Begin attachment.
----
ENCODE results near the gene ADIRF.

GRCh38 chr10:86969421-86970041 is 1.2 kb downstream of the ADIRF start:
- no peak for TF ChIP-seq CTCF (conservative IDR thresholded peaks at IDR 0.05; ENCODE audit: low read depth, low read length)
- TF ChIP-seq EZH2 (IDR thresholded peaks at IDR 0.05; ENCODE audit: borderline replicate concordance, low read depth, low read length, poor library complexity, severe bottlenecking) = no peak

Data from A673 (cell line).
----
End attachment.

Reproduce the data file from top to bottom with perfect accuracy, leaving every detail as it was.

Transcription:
ENCODE results near the gene ADIRF.

GRCh38 chr10:86969421-86970041 is 1.2 kb downstream of the ADIRF start:
- no peak for TF ChIP-seq CTCF (conservative IDR thresholded peaks at IDR 0.05; ENCODE audit: low read depth, low read length)
- TF ChIP-seq EZH2 (IDR thresholded peaks at IDR 0.05; ENCODE audit: borderline replicate concordance, low read depth, low read length, poor library complexity, severe bottlenecking) = no peak

Data from A673 (cell line).